HUM117 the arts the senses & the imagination
Enter a large building (public buildings such as City Hall, libraries, churches, cathedrals, theaters, jazz club, etc. are good choices) and notice the narrative that unfolds:
The general view -- to where is the eye drawn? Is the entrance obvious? Is the building welcoming or forbidding? What design elements are present? How does light play across the surface of the building? Is there a lot of detail and decoration? Does that draw you in or it is it overwhelming? As you look at a building, imagine the architect's pristine line drawings that are the original plan for the building. Is there a geometry in the design of the building that is perhaps not immediately obvious from a casual impression of the actual building? Which is more pleasing, the actual building or the imagined building?
Entering the building -- as you enter the building, is there a series of events to take you inside? For example, you climb up a flight of steps, you open the outer door, you go into a small space, cross through that small space and, opening an inner door, you enter the next space, which is much larger. How does that feel?
Inside the building -- At this point do you feel like you know where it is appropriate for you go next?
How has the sound quality changed as you moved from outside to inside? Quiet to noisy, or noisy to quiet? Notice what materials are used in the interior. How do they affect the sound?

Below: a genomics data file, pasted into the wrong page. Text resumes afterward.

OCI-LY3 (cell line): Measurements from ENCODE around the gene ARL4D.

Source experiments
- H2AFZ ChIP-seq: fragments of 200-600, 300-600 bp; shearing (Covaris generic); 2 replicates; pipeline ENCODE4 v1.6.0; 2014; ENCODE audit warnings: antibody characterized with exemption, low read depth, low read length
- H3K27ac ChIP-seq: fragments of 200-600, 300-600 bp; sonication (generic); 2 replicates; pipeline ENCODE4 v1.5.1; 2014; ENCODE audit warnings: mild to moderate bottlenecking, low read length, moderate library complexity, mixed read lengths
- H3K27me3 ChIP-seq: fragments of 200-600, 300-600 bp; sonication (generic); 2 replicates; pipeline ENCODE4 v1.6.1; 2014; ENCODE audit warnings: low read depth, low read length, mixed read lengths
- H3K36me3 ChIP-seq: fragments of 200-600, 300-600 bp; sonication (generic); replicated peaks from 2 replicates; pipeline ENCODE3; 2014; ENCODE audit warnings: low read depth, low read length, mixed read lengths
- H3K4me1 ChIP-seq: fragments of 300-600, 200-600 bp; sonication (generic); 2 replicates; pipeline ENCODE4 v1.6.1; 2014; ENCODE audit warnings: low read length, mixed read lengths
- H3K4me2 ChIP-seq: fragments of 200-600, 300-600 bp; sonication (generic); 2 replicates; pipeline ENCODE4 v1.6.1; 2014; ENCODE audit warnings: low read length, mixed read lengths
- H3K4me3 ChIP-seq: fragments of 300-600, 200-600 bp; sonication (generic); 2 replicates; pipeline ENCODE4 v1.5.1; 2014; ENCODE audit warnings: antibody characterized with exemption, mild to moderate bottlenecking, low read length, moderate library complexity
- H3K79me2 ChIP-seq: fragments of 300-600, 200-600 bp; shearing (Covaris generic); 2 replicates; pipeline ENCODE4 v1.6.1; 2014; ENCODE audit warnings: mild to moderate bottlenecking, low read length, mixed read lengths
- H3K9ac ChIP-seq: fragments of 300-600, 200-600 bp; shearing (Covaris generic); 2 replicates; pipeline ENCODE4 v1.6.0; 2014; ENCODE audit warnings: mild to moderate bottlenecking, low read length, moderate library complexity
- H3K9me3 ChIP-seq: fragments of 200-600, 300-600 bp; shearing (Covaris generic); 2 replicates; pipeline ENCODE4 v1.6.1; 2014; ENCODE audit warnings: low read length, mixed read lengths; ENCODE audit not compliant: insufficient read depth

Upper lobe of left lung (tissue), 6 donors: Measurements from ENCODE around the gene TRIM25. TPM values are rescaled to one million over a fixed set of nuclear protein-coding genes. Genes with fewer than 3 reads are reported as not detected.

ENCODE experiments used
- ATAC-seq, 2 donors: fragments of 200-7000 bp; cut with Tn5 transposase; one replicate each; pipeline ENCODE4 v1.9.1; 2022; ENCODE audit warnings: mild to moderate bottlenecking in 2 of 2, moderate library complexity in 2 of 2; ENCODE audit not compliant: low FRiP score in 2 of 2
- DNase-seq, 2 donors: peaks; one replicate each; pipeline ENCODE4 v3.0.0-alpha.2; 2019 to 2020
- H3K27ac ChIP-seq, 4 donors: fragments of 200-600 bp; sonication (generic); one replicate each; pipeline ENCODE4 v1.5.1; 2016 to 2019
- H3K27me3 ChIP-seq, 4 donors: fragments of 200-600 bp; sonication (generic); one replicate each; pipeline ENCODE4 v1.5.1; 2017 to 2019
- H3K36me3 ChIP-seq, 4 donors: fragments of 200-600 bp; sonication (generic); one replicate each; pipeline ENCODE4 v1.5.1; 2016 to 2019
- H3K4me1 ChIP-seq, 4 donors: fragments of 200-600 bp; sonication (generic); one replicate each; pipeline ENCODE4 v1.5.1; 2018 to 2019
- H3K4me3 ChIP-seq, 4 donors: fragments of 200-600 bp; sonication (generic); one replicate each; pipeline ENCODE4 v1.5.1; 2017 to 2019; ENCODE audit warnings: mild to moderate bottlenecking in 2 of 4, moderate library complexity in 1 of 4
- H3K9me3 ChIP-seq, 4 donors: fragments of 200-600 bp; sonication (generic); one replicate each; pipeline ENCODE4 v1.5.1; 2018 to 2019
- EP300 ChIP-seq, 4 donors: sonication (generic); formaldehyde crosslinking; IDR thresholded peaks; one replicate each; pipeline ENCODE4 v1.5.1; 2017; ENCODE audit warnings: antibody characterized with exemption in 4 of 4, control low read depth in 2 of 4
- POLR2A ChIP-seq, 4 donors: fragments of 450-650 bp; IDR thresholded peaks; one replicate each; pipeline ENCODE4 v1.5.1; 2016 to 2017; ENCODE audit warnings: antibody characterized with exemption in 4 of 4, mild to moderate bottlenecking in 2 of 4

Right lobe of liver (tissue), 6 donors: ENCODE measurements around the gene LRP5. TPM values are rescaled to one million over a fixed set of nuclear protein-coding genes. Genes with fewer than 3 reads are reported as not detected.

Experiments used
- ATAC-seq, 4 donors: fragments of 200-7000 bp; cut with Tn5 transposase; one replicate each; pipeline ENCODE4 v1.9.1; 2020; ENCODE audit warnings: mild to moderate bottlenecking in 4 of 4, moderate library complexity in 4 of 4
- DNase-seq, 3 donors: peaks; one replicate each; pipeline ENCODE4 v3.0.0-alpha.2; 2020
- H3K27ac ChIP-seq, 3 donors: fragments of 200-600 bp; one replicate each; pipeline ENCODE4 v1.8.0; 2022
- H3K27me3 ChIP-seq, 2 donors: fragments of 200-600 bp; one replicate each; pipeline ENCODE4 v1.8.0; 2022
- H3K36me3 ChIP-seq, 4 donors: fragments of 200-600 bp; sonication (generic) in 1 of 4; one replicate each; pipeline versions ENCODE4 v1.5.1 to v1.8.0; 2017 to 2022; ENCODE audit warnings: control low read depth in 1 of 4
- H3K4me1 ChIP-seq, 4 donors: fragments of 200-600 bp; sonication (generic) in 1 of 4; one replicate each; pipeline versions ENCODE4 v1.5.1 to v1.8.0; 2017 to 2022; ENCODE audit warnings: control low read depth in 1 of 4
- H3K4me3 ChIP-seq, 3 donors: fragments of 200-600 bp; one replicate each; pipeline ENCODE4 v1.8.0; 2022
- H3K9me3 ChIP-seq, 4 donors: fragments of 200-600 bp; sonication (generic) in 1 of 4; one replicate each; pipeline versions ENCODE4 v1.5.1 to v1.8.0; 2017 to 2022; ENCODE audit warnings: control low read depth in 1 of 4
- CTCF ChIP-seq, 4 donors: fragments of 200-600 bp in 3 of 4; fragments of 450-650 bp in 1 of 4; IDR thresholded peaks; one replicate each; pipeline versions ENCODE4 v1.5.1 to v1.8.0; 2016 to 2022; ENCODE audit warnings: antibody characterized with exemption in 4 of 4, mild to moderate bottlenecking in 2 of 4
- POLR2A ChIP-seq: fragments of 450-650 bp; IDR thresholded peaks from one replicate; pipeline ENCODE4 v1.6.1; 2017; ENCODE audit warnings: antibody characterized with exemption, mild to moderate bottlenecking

What materials are used in the building? Concrete, marble, wood, metal, glass, granite, sandstone -- what do these materials mean? Do different types of materials (or colors) articulate inside/outside boundaries? Boundaries within the building?
Notice a building or group of buildings in which exterior space is as important as the building itself. What function is being served, or what effect is being created?
Identify a building in which interior space is as important a compositional element as the materials of the building itself. What does that space do?
Identify a multi-story building that follows Louis Sullivan's three-part formula.
Identify a building that draws your eye upward. How does the design reflect the "meaning" of the building?
Identify a building that is more "Earth-bound" in that the eye is prompted to move along a horizontal line rather than rise up to the sky. How does this design reflect the meaning of the building?